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Concoctions pose risks to pregnant women


Ntsoaki Motaung

Traditional herbs, or concoctions as they are commonly referred to, have a detrimental impact on the lives of pregnant women and their unborn babies.

This was said by Blandina Motaung, Lesotho’s United Nations Population Fund (UNFPA) sexual reproductive health and rights coordinator. Motaung stated that globally, haemorrhage was the leading cause of maternal mortality.

“There are many factors associated with haemorrhage, and one of them is the use of concoctions by our pregnant women. These medicines can increase blood pressure, causing women to lose more blood than expected, potentially leading to excessive bleeding,” she explained.

She made the remarks recently during the media capacitation of the ICPD agenda. She highlighted the importance of healthcare providers understanding the communities they serve, including their practices and beliefs.

“This knowledge helps healthcare workers identify what medicines or concoctions are used in those areas, their effects, and how to address them. It also aids in health education efforts to gradually wean Basotho women off harmful practices,” she added.

According to the Lesotho Demographic Health Survey 2016, the country still faces a high maternal mortality rate of 566 per 100,000 live births.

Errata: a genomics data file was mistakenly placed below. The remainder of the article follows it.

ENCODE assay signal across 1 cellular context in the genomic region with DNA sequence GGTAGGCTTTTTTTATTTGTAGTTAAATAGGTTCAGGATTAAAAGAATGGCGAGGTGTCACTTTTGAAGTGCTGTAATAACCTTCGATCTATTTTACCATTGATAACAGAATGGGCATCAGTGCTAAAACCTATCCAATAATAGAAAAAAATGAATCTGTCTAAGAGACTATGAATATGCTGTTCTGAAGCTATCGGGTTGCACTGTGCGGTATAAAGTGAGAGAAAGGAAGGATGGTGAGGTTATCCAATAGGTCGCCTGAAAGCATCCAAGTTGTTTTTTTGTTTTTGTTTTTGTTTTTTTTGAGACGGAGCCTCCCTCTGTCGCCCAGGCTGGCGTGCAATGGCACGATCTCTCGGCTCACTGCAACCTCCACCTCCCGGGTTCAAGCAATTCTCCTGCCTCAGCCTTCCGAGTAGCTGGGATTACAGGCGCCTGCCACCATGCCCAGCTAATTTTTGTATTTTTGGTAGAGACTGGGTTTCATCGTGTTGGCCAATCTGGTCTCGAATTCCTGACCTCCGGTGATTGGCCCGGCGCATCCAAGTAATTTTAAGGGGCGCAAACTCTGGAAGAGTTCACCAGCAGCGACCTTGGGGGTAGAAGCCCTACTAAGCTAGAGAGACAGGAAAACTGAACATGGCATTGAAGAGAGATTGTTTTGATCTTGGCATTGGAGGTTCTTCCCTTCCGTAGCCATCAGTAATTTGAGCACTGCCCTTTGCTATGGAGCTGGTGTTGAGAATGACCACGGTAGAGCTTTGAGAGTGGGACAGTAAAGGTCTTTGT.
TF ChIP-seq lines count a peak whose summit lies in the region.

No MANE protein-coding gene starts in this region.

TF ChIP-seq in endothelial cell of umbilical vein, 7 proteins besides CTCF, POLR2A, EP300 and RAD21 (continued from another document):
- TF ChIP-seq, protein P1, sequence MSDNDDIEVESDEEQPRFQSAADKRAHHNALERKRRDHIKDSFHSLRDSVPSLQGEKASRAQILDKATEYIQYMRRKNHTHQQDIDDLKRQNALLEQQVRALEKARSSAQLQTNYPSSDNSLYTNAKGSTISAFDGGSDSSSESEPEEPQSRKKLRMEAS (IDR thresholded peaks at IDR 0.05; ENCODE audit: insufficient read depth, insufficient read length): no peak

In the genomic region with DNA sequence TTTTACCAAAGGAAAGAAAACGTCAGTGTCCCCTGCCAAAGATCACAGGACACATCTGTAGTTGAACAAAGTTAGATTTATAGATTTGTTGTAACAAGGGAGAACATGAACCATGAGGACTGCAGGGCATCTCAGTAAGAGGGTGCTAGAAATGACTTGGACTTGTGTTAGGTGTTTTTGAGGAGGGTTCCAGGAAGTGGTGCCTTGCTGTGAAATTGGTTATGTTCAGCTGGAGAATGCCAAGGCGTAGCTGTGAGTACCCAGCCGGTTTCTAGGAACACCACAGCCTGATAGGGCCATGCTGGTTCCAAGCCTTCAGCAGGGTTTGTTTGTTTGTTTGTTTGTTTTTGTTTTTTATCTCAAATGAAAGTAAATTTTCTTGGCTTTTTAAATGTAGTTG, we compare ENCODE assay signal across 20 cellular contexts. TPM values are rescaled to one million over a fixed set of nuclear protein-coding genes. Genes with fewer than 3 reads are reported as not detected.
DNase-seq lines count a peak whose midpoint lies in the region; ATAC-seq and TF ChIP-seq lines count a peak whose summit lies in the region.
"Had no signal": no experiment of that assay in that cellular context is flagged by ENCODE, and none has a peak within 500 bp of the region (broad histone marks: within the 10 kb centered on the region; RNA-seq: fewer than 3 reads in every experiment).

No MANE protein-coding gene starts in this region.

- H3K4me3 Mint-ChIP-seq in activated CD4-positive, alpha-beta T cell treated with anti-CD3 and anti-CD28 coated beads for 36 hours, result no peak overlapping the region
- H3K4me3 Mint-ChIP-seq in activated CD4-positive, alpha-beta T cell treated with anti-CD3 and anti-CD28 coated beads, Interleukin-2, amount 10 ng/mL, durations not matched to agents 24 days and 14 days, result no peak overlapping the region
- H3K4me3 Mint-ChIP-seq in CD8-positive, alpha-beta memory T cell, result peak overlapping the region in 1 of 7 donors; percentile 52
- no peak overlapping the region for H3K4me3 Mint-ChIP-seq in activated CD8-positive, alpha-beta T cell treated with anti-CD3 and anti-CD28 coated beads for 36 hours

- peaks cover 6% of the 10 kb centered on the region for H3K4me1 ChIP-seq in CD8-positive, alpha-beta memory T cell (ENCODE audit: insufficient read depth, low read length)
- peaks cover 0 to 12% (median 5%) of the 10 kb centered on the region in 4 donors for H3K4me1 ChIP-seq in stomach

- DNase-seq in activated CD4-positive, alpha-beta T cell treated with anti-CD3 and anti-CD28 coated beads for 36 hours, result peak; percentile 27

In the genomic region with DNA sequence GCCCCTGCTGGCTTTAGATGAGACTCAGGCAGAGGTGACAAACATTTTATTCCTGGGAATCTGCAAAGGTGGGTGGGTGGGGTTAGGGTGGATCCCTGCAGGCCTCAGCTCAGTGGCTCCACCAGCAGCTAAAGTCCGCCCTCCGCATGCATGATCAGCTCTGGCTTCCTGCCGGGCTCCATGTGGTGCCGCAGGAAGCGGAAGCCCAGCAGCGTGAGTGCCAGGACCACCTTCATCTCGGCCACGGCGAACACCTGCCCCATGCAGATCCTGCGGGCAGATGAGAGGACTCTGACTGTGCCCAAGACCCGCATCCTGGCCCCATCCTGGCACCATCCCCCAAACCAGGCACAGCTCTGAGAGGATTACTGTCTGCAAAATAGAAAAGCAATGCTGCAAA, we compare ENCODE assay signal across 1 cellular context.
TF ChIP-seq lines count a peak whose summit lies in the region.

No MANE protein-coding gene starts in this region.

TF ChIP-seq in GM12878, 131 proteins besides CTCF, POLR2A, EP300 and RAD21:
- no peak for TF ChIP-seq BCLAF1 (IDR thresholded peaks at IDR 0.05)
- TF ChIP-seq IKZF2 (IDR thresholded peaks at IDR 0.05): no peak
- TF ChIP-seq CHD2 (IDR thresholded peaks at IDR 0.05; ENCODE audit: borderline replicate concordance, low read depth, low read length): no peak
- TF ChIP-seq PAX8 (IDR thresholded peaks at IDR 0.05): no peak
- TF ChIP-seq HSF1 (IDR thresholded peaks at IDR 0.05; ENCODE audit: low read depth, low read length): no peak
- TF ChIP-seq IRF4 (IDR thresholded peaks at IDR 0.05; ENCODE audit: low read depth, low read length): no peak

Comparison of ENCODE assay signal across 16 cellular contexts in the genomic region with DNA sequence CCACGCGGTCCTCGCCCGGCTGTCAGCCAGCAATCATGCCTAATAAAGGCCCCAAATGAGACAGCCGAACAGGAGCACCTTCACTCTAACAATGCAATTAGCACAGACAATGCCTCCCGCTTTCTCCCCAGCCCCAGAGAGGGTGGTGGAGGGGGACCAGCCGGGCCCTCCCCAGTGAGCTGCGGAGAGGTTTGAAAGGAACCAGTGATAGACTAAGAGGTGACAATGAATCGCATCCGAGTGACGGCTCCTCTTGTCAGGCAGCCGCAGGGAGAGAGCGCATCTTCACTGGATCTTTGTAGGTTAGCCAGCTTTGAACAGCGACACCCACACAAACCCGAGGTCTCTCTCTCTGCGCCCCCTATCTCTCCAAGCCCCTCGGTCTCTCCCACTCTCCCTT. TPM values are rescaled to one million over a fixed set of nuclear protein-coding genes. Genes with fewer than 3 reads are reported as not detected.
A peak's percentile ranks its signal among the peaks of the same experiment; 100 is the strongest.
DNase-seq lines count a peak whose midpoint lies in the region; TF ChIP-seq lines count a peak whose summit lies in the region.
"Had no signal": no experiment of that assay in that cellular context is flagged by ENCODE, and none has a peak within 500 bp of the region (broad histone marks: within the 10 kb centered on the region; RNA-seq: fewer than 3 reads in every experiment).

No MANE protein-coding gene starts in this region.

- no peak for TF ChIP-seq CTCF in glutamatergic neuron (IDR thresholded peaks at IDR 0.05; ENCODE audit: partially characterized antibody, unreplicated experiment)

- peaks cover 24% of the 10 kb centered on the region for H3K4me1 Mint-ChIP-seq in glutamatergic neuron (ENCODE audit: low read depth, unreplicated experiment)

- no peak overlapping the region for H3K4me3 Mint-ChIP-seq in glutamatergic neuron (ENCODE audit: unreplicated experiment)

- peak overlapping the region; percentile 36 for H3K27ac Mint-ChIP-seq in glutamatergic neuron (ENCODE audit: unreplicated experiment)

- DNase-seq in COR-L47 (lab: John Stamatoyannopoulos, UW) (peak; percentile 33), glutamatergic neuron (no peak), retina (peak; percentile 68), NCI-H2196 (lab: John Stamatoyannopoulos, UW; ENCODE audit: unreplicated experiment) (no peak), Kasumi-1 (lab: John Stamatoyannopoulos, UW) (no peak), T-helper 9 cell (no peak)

Mamonica Mokhesi Makhozonke, a public health specialist, nurse midwife, and community health nurse, noted that pregnancy was a natural process, and any medication, whether western or traditional, should only be taken if prescribed by a doctor.

“There are many reasons why the use of unprescribed medication is discouraged, including the potential for drug-to-drug interactions. Medication can affect the development of the unborn baby, which is why it needs to be prescribed by a doctor,” Makhozonke stated.

She pointed out that the main challenge with traditional medicine was that it is not scientifically tested, and there is no consistency in dosage. “Traditional concoctions are increasingly sold due to high unemployment and poverty, raising the risk of more pregnant women using them,” she said.

Makhozonke provided an example of mercury (sekete), which she said is harmful to the body whether a person is pregnant or not. “We need a way to regulate all medicines in the country to help reduce the rate of maternal mortality,” she said.

She further noted that the use of concoctions sometimes results in women losing a lot of blood during labour, which could lead to death.

“Concoctions can also cause meconium aspiration in babies, leading to their death a few days after birth. Additionally, some medicines result in unnecessary caesarean sections,” she added.

Makhozonke stressed that the country should do everything in its power to prevent maternal deaths to achieve the Sustainable Development Goals (SDGs).   

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